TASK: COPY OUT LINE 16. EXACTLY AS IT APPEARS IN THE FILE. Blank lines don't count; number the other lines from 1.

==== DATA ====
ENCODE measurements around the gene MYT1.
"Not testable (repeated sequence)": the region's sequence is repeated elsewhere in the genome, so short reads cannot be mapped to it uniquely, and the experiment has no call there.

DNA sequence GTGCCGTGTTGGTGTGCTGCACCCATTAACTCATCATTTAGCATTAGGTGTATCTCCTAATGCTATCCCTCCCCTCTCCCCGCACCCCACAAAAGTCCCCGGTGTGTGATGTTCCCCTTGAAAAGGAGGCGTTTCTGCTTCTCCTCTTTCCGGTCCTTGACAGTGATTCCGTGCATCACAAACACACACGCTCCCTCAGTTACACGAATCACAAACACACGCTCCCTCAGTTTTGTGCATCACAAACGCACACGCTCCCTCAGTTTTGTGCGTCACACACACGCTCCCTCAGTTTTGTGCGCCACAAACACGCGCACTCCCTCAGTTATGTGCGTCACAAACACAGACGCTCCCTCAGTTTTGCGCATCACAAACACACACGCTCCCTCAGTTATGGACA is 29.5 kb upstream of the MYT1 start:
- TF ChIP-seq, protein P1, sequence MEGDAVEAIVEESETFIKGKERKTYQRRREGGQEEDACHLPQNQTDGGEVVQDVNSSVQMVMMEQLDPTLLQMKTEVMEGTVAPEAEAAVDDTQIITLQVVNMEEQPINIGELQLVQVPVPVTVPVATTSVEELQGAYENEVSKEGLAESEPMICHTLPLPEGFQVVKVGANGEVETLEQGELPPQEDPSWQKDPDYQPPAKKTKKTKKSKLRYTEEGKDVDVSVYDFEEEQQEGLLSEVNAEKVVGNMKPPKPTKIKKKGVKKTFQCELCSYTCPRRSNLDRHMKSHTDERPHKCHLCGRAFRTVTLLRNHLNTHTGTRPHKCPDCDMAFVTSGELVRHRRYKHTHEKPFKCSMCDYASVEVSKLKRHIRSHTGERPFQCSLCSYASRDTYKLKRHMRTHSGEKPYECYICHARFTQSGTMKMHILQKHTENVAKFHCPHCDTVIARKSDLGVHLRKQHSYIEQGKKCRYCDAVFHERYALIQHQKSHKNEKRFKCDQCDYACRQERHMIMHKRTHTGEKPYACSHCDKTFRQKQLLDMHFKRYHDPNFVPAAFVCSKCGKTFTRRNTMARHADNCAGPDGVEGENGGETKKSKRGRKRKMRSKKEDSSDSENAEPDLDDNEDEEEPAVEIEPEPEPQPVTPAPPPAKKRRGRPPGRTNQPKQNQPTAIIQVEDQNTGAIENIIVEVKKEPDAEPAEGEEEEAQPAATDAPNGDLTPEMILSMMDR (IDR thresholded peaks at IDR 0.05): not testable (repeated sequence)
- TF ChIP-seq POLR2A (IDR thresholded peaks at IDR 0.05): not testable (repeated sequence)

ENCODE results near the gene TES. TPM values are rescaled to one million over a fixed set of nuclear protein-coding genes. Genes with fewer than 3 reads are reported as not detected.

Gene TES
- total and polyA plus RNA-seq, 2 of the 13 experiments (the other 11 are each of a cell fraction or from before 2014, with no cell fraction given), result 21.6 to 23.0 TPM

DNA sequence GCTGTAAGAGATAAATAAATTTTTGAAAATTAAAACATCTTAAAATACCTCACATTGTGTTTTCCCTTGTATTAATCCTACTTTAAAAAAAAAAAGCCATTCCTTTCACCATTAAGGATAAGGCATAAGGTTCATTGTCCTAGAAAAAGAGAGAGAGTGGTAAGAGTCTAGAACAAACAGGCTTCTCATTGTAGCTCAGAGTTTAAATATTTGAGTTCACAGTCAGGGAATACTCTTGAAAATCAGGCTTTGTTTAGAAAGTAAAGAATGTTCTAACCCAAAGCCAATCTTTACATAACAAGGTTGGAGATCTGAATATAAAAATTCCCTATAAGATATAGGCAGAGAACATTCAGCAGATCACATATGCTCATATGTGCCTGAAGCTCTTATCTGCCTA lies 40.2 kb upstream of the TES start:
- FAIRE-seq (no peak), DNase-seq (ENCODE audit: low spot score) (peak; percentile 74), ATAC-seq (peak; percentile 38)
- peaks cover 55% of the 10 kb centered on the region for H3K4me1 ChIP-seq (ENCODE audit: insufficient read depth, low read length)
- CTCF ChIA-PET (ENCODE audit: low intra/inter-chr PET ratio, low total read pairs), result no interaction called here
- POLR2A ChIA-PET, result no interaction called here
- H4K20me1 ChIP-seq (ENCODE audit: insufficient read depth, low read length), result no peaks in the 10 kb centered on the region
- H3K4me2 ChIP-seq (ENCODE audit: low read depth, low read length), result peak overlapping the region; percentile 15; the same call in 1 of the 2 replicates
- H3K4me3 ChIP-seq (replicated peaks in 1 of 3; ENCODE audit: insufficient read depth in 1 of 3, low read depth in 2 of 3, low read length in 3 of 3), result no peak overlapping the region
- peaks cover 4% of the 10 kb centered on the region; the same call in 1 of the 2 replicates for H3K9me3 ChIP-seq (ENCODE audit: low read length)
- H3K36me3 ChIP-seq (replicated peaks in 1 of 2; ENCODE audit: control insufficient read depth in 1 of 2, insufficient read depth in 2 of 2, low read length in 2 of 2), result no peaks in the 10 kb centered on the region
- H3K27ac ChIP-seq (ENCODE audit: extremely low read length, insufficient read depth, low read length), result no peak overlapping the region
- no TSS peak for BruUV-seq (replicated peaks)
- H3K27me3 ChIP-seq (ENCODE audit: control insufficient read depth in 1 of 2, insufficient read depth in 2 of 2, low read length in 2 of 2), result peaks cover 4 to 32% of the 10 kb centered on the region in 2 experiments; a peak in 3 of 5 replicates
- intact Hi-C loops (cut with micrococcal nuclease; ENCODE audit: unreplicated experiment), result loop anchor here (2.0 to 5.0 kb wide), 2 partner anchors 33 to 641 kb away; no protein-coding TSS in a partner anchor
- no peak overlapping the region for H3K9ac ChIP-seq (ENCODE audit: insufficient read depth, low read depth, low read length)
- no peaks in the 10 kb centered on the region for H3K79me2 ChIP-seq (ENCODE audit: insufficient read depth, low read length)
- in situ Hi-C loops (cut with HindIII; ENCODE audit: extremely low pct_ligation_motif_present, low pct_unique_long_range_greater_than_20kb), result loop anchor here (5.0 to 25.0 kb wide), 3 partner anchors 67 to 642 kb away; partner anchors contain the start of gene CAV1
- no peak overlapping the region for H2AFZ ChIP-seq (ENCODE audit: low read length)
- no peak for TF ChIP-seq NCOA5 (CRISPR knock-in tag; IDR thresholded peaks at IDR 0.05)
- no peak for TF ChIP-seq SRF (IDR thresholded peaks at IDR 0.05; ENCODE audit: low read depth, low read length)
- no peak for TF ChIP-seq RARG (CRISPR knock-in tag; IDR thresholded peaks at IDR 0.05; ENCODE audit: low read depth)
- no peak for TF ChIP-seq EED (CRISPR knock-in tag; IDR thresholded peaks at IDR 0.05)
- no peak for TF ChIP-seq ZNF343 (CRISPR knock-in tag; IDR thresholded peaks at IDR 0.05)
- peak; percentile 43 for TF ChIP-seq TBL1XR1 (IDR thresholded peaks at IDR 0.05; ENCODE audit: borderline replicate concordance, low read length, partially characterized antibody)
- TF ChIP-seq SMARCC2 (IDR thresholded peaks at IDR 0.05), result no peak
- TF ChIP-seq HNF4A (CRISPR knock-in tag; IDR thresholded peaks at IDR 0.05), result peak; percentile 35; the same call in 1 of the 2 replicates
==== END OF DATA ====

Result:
- H3K4me3 ChIP-seq (replicated peaks in 1 of 3; ENCODE audit: insufficient read depth in 1 of 3, low read depth in 2 of 3, low read length in 3 of 3), result no peak overlapping the region